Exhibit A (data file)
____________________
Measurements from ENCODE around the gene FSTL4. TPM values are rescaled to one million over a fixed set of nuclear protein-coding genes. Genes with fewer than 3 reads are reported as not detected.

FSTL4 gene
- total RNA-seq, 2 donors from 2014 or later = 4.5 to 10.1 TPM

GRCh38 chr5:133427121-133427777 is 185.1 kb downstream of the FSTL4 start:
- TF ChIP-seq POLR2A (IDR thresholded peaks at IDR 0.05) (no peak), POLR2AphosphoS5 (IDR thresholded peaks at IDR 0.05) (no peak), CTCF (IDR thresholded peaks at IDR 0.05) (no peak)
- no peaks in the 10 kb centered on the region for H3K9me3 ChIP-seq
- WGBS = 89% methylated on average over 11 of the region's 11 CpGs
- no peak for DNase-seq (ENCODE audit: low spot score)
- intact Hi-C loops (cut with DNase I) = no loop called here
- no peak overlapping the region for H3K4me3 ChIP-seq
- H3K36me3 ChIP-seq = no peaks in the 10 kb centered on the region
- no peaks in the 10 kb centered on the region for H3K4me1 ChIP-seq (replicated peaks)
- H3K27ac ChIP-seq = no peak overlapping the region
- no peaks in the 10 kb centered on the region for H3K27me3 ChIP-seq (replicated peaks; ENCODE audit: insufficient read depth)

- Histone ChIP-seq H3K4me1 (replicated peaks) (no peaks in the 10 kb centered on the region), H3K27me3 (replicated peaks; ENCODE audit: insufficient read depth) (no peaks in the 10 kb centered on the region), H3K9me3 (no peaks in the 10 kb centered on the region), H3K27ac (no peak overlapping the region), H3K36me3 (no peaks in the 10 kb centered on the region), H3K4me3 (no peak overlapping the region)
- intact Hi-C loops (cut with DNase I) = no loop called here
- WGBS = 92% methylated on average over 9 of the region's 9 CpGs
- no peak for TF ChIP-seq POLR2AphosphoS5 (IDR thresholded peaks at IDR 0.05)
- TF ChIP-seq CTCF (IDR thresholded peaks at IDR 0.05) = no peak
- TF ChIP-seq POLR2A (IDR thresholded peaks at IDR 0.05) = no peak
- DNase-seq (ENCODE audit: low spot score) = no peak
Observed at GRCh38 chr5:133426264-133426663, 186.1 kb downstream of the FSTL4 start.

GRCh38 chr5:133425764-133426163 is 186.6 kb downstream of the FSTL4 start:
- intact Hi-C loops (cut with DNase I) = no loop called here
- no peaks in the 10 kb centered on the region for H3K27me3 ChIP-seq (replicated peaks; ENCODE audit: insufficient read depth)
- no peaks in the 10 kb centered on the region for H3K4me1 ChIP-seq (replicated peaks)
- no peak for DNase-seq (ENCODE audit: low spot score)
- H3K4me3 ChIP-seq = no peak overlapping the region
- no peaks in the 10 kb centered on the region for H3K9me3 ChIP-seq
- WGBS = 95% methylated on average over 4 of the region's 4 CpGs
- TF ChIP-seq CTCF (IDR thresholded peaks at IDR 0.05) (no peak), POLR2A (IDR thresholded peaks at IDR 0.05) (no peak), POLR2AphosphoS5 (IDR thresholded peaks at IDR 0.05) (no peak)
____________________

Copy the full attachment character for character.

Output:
Measurements from ENCODE around the gene FSTL4. TPM values are rescaled to one million over a fixed set of nuclear protein-coding genes. Genes with fewer than 3 reads are reported as not detected.

FSTL4 gene
- total RNA-seq, 2 donors from 2014 or later = 4.5 to 10.1 TPM

GRCh38 chr5:133427121-133427777 is 185.1 kb downstream of the FSTL4 start:
- TF ChIP-seq POLR2A (IDR thresholded peaks at IDR 0.05) (no peak), POLR2AphosphoS5 (IDR thresholded peaks at IDR 0.05) (no peak), CTCF (IDR thresholded peaks at IDR 0.05) (no peak)
- no peaks in the 10 kb centered on the region for H3K9me3 ChIP-seq
- WGBS = 89% methylated on average over 11 of the region's 11 CpGs
- no peak for DNase-seq (ENCODE audit: low spot score)
- intact Hi-C loops (cut with DNase I) = no loop called here
- no peak overlapping the region for H3K4me3 ChIP-seq
- H3K36me3 ChIP-seq = no peaks in the 10 kb centered on the region
- no peaks in the 10 kb centered on the region for H3K4me1 ChIP-seq (replicated peaks)
- H3K27ac ChIP-seq = no peak overlapping the region
- no peaks in the 10 kb centered on the region for H3K27me3 ChIP-seq (replicated peaks; ENCODE audit: insufficient read depth)

- Histone ChIP-seq H3K4me1 (replicated peaks) (no peaks in the 10 kb centered on the region), H3K27me3 (replicated peaks; ENCODE audit: insufficient read depth) (no peaks in the 10 kb centered on the region), H3K9me3 (no peaks in the 10 kb centered on the region), H3K27ac (no peak overlapping the region), H3K36me3 (no peaks in the 10 kb centered on the region), H3K4me3 (no peak overlapping the region)
- intact Hi-C loops (cut with DNase I) = no loop called here
- WGBS = 92% methylated on average over 9 of the region's 9 CpGs
- no peak for TF ChIP-seq POLR2AphosphoS5 (IDR thresholded peaks at IDR 0.05)
- TF ChIP-seq CTCF (IDR thresholded peaks at IDR 0.05) = no peak
- TF ChIP-seq POLR2A (IDR thresholded peaks at IDR 0.05) = no peak
- DNase-seq (ENCODE audit: low spot score) = no peak
Observed at GRCh38 chr5:133426264-133426663, 186.1 kb downstream of the FSTL4 start.

GRCh38 chr5:133425764-133426163 is 186.6 kb downstream of the FSTL4 start:
- intact Hi-C loops (cut with DNase I) = no loop called here
- no peaks in the 10 kb centered on the region for H3K27me3 ChIP-seq (replicated peaks; ENCODE audit: insufficient read depth)
- no peaks in the 10 kb centered on the region for H3K4me1 ChIP-seq (replicated peaks)
- no peak for DNase-seq (ENCODE audit: low spot score)
- H3K4me3 ChIP-seq = no peak overlapping the region
- no peaks in the 10 kb centered on the region for H3K9me3 ChIP-seq
- WGBS = 95% methylated on average over 4 of the region's 4 CpGs
- TF ChIP-seq CTCF (IDR thresholded peaks at IDR 0.05) (no peak), POLR2A (IDR thresholded peaks at IDR 0.05) (no peak), POLR2AphosphoS5 (IDR thresholded peaks at IDR 0.05) (no peak)